Copywriting, coffee drinking and collections: Jacob’s cream cracker of year

Or 'how I've found a year at Museums Galleries Scotland'

Our Collections and Engagement Manager, Jacob O’Sullivan, reflects on his first year working at Museums Galleries Scotland.

The 5th of July is Tynwald Day; the Isle of Man’s national day (and a fantastic international example of ICH). This year it was doubly significant to me though, as it marked my one-year anniversary of working for MGS. I find it hard to believe that over a year has passed since I was fumbling around buying smart shirts, trying to learn the names of my new colleagues, and working out what the etiquette was with the communal milk.

Seeing things from ‘the other side of the fence’

With a year’s experience under my belt, I’ve been reflecting on what it’s like working for the National Development Body. Having previously worked in museums, it has felt a bit like looking through the other end of a telescope. Before coming to MGS, I was Curator of Large Objects at the Highland Folk Museum (HFM) in Inverness-shire. In that role, I worked with a collection of mainly rural and domestic objects from throughout the Highlands. Objects ranged from fishing net-repair needles and peat spades, to relocated vernacular buildings including a school, church and joiner’s workshop. Indeed, having previously been at Cregneash and the Ulster Folk and Transport Museum, the collections I had worked with erred towards the rural, the social, and the ‘folky’.

In the past year, I have worked in support of all kinds of collections, from those cared for by emerging community groups, to world famous football clubs. Not only that, but the work has taken me to Ullapool and London, and many places in between. It’s been a real benefit to have previously worked with rather specific, if idiosyncratic, collections (especially regarding collections management). This experience helped me to appreciate the variety, quality, and diversity of collections within Scotland’s museums and galleries. It has also, hopefully, helped me to understand some of the practical challenges and opportunities associated with them.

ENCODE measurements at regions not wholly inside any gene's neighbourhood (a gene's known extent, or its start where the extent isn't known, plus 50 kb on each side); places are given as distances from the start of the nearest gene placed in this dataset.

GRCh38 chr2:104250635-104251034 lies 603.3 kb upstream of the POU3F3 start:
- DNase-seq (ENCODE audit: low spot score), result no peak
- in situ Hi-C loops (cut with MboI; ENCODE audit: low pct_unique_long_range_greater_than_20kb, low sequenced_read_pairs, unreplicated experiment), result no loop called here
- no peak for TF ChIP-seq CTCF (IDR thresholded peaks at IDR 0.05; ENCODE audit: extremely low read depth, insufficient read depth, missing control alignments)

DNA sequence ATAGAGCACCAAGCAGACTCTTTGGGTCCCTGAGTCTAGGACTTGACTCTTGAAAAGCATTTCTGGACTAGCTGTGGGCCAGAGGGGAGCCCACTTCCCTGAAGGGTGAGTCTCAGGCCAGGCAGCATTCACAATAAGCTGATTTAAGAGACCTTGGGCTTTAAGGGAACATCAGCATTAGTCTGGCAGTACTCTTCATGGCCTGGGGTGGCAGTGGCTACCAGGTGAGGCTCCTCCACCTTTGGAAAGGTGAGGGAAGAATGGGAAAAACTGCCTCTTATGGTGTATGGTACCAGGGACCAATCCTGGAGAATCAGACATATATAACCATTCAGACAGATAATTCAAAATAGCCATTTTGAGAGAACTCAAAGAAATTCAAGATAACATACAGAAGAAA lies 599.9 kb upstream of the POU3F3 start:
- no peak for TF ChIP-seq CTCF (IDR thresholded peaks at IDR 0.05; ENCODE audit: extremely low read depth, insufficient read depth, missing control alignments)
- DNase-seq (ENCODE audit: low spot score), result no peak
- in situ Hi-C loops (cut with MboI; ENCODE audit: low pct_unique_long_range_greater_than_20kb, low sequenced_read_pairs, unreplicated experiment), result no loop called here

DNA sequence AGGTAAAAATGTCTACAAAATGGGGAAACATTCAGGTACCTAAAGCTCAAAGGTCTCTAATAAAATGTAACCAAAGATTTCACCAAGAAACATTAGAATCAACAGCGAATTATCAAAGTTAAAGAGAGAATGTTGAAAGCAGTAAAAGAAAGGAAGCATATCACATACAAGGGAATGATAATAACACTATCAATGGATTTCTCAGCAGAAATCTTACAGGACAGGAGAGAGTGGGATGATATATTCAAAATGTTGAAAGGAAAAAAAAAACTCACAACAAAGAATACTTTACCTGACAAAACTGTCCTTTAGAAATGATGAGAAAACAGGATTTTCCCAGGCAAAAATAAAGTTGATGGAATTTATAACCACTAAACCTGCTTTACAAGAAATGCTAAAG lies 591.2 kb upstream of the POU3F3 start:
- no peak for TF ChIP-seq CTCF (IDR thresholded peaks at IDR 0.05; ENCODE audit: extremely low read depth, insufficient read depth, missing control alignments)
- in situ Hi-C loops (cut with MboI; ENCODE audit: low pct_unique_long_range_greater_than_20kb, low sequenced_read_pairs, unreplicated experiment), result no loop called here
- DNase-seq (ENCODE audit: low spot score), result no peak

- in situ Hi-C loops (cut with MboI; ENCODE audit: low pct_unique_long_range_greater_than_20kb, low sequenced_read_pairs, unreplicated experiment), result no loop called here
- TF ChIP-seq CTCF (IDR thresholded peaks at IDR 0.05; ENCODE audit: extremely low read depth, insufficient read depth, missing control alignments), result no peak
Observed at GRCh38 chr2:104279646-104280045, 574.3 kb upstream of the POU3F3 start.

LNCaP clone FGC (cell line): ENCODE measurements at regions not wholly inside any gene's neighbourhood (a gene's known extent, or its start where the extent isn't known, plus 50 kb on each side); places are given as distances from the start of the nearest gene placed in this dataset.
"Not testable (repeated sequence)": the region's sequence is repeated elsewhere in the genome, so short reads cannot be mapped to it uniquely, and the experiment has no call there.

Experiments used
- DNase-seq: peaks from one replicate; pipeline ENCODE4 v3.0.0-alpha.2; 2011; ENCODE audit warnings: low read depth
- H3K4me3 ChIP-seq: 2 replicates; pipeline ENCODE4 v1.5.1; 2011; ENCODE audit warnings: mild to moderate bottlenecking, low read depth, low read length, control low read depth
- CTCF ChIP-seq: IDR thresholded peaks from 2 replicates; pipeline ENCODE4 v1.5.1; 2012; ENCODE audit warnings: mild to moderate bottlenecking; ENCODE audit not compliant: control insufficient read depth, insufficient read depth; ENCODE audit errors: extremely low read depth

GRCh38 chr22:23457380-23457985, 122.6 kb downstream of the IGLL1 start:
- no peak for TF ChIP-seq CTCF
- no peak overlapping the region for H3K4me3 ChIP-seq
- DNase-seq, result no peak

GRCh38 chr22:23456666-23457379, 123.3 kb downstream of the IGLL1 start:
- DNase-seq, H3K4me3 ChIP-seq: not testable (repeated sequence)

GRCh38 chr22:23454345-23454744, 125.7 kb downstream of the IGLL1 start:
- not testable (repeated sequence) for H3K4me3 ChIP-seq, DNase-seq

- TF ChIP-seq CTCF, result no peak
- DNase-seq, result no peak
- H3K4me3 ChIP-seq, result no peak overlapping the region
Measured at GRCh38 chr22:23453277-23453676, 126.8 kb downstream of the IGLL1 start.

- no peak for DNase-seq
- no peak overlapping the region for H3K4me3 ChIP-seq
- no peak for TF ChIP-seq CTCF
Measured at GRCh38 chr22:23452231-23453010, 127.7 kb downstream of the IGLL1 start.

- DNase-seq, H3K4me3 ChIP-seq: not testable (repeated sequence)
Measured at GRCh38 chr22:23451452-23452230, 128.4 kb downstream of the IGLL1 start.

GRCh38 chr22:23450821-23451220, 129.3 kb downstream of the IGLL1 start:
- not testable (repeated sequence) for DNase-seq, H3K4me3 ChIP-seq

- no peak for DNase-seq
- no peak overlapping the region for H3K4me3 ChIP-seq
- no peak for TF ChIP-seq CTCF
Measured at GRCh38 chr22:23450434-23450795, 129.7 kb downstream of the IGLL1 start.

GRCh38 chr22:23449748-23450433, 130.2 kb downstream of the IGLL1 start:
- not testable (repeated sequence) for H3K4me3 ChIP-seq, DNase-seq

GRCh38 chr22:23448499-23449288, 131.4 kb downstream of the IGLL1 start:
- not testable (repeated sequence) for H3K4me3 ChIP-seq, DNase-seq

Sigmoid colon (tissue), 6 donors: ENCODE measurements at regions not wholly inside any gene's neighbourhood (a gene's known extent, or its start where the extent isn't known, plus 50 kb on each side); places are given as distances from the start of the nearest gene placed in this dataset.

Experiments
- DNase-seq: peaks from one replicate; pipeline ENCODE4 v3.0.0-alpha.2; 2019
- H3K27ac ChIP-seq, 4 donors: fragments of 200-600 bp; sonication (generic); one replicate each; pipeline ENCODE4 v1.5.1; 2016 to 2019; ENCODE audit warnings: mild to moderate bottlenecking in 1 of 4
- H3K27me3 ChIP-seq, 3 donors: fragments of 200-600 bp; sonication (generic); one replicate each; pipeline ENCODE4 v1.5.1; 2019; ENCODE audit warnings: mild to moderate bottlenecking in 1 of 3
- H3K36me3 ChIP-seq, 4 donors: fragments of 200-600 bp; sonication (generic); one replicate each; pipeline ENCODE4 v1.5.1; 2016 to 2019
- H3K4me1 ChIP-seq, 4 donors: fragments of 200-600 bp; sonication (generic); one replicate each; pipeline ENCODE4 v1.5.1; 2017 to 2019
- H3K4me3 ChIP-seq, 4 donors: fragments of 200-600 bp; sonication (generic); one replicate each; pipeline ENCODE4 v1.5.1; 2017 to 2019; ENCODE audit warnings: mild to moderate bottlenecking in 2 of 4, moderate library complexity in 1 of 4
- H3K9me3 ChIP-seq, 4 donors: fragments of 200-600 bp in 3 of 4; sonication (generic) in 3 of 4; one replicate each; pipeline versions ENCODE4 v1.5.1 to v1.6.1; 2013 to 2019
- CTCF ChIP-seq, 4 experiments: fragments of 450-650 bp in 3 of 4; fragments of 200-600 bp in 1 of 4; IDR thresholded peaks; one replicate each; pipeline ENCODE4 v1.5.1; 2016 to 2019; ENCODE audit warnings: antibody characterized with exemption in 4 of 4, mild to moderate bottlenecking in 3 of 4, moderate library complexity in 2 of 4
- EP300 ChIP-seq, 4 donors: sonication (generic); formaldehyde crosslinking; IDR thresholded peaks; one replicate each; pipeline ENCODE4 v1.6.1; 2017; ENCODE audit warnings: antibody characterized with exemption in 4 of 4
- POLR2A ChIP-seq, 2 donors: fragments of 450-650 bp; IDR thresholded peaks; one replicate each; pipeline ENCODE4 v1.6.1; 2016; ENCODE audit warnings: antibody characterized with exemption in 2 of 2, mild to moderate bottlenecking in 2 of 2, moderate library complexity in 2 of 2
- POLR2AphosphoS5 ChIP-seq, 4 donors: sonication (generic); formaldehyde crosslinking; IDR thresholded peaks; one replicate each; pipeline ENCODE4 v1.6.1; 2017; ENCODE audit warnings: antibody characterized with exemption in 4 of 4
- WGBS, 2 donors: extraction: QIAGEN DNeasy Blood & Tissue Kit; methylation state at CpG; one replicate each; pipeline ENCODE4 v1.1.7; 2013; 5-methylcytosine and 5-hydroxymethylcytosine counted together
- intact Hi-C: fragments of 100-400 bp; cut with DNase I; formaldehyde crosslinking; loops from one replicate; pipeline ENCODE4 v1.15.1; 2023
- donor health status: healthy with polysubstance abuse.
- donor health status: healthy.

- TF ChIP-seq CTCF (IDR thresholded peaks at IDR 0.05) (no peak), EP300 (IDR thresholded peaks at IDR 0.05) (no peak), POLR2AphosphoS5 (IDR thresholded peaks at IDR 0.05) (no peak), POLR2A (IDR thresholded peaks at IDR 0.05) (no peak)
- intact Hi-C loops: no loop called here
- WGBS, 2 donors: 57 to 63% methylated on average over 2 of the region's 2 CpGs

One of the major pieces of work I was involved with at the HFM was a (successful!) application to have the entire collection Recognised as a Nationally Significant Collection. It’s a fantastic bit of continuity to now find myself organising the Recognised Collection holders’ meetings! These biannual meetings are a chance for people working with Recognised Collections to share experiences, good practice, and inspiring ideas.

The perks of the job!

Part of my job involves assessing Accreditation returns, and I have been lucky enough to visit several fascinating museums for verification visits. These have included Heriot Watt, Ullapool Museum, the University of Stirling’s Art Collection, Summerlee Museum of Scottish Industrial Life, and the Museum of The Royal Regiment of Scotland. A big thanks to all these museums for being so welcoming, and for showing me your wonderful collections. I feel so lucky to be able to experience the staggering variety of these museums; and the visits are only one aspect of my work.

Developing new skills

In June this year, MGS partnered with National Museums Scotland to organise a Sharing Collections Symposium. It was a really positive day, and the sessions were full of good practice examples of how to loan, borrow, and share collections. It was great to learn things which will practically inform how I work in the future. I was even able to chair a session on Community Curation, which can be seen here. The symposium is to be followed up by a Touring Exhibitions training bundle.

I have also created and adapted web content for our new(ish) website. I’ve learned new skills and information from others, and then been able to share this knowledge widely throughout the sector. Other parts of the year have included working with Scotland’s Archaeology Strategy, the Museums Association, and sitting on the Scottish Archaeological Finds Allocation Panel (SAFAP). This panel advises on which museums should be allocated the objects claimed by the Treasure Trove Unit. These objects have been found (by chance, metal-detecting, or archaeological excavation), and are deemed to be of cultural significance. They are often humbling things to be involved with. The potential stories behind them are remarkable, and you’d be forgiven for seeing shades of the ghost stories of M R James, of which happily I am a big fan!

In short then, it has been a great year. It’s been a real pleasure to work with so many different museums, organisations, and collections. Thank you to those I’ve spoken with along the way, and I look forward to meeting more of you soon!

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